PRIMER: Operation Car Wash/Lava Jato
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PRIMER: Operation Car Wash/Lava Jato


The latest instalment of IFLR’s primer series looks at the ongoing mega-scandal, why it happened, and the knock on effects for Brazil and further afield

The inspiration for a Netflix series and a household buzz word in Brazil, Operation Car Wash (or Lava Jato, as it is known in Portuguese), is one of the biggest – if not the biggest – corruption scandals in history.

Everyone in Brazil has heard of it. It rocked the country to its core and left practically nobody safe from the prying eyes of investigators. Lava Jato was a corruption scandal like no other that toppled governments, brought down multiple corporate giants, and put numerous politicians behind bars.

The effects of the scandal not only greatly impacted Brazil, but Peru, Colombia, Panama and many other Latin American countries were also caught up in the dirty water.

See also: Long read: A fresh start for Brazil?

What happened?

In 2014, a routine operation began in Brazil to investigate and uncover relatively minor acts of corruption that saw black market dealers or doleiros use gas stations and car washes – hence the name – in the country to launder profits. It quickly transpired that the black money market under investigation was part of a much, much bigger corruption scandal led by the state-owned oil company Petrobras.

The operation began in the southern city of Curitiba, where one particular doleiro was running a foreign exchange currency operation out of a gas station and car wash. From this minor act of corruption the operation uncovered information that senior members of Petrobras and other executives were taking bribes from representatives of a number of Brazilian construction companies, including Odebrecht, Galvão and Engevix.

From a humble beginning, the operation has become a symbol in Brazil of the corruption that has infiltrated every level of business and governance throughout the country for several years. Every time the ongoing investigation is extended a new phase is attached; the operation is now in its 57th phase, nearing the 58th. Five years in, the investigation has taken down over 200 people, and led to the impeachment or removal of presidents in several countries.

“It has essentially been a watershed moment – not only with regard to Brazilian anti-corruption efforts, but in Latin America generally,” said Rafael Ribeiro, partner at Hogan Lovells. “It caused not only sister investigations to be launched in several other countries, but also led to populist anger.”

"It has essentially been a watershed moment – not only in Brazilian anti-corruption efforts, but in Latin America generally"

“We can see the impact of it now in Brasilia, where President Bolsonaro appointed the magistrate who had been overseeing Lava Jato as justice and public safety minister,” he added. Sergio Moro, the judge, is now on the other side of the table, setting the anti-corruption agenda in Brazil.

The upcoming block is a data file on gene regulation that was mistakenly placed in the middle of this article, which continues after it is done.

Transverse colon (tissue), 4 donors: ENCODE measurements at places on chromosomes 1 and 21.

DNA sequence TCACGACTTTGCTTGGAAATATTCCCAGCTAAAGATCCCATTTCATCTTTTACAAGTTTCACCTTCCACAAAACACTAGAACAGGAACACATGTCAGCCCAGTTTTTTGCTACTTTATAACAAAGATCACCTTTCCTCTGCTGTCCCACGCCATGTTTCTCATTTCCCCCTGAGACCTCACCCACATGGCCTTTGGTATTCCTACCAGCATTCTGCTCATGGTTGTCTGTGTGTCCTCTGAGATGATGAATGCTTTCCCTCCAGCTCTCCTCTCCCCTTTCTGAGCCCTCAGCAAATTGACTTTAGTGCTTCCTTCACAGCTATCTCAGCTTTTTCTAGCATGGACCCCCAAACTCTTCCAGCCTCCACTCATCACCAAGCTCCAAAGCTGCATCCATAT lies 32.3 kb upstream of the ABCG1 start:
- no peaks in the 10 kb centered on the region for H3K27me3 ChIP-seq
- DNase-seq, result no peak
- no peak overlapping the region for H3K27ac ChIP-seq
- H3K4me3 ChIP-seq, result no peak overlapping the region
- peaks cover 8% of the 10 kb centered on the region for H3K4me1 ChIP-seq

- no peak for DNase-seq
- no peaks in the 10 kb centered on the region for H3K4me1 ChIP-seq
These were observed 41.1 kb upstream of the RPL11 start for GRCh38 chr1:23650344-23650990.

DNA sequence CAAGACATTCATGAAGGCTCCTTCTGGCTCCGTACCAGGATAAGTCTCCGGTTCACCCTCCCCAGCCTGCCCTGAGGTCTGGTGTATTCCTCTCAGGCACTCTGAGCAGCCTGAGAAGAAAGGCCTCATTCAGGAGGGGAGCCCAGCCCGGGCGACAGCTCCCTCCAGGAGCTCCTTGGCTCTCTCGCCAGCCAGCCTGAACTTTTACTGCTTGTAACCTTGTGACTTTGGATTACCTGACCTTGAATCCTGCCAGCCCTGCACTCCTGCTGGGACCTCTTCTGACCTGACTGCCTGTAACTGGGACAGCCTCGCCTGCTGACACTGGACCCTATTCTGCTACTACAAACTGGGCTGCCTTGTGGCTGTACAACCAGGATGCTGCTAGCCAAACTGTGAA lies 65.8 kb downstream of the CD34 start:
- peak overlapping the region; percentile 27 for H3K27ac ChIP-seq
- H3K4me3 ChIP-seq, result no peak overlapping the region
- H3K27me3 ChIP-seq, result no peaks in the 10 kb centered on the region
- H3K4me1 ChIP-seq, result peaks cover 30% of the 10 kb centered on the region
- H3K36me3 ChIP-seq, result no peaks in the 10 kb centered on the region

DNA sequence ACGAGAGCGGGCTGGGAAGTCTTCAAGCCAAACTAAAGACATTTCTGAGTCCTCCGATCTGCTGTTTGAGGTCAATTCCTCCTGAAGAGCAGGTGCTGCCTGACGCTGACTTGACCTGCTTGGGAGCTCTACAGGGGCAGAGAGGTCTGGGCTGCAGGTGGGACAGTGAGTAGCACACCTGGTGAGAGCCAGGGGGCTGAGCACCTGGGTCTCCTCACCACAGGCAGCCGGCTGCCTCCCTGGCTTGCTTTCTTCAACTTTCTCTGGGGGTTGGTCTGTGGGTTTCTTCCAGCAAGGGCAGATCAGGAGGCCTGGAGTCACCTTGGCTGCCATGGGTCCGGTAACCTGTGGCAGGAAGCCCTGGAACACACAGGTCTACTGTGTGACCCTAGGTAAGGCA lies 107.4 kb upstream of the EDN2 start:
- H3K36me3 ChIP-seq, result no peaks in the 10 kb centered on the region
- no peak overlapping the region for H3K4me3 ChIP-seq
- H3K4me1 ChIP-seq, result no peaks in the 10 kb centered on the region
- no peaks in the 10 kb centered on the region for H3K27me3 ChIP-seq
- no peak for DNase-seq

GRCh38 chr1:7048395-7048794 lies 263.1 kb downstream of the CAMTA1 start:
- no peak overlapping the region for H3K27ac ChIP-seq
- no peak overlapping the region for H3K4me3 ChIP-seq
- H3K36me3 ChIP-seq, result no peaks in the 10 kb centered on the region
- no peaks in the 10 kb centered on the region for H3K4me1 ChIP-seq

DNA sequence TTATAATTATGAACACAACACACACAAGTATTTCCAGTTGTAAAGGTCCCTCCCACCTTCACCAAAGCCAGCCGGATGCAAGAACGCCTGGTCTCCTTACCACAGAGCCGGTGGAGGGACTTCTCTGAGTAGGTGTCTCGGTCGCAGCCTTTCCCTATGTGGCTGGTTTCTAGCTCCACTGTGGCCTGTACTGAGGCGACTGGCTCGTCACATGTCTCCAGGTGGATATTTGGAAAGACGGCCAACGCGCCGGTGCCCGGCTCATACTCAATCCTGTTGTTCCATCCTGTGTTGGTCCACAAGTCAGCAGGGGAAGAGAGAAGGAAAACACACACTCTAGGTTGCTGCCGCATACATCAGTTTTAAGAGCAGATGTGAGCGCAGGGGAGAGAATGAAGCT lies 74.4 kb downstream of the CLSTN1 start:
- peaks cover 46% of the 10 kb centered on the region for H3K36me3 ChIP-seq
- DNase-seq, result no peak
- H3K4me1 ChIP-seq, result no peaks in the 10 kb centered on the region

At the most basic level, Lava Jato saw many embroiled in the corrupt act of a number of construction companies, who were receiving bribes for contracts at heavily-inflated prices.

See also: Distressed M&A could ease Brazilian corruption

Who was implicated?

Ever since the scandal began to take shape, the landscape in Brazil has taken a radically different. Peter Spivack, also a partner at Hogan Lovells, compared the operation to picking at a small string and unravelling an entire sweater – although in this case it unraveled an entire closet. “It started small but spread rapidly,” he said.

“There’s a perception that many are untouchable in the Brazilian justice system because of wealth or political power are being prosecuted,” added Spivack. “At one time, close to a third of the Brazilian legislative houses were under investigation, under indictment, or had been charged and convicted with crimes related to Lava Jato.”

The effects have been long-lasting. Many politicians who were caught up in the scandal lost their positions as a result. The eventual winner of the most recent presidential election, right wing ex-general Jair Bolsonaro, ran on an anti-corruption ticket, vowing a crackdown on white collar crime at all levels.

Luiz Inácio Lula da Silva, or Lula, was arguably the greatest casualty of Lava Jato. While Petrobras, Odebrecht and countless other Brazilian firms implicated lost huge amounts of money – not to mention reputation – during the scandal, it was Lula who ended up incarcerated and unable to run against Bolsonaro.

Although Lula continues to deny the allegations that he played an integral part in the scandal, he remains in prison. Past president Dilma Rouseff too was impeached in August 2016 for alleged involvement.

More than 200 individuals in total were implicated, from a wide gamut of political classes, ministers and leaders in the Brazilian Senate. Some were elected officials in the assembly, others business leaders in charge of major construction companies like Odebrecht and UTC Engernharia and others, vendors, service companies and sub-contractors to these construction companies. Also caught were state-owned companies like Petrobras.

See also: The return of the Brazilian IPO

What has changed in Brazil as a result?

Obviously, a lot has changed. Corruption has been tackled head-on, and regimes have toppled.

There have also been some legal side effects. Judge Moro and his team worked closely with the US and other national authorities to learn the techniques that they eventually used to take down the perpetrators.

Prior to the scandal, if an individual was charged and convicted of a white collar crime, they were able to remain out of prison while they launched an appeal, a process that could potentially take several years. These individuals were largely able to operate in society with no consequences during this time.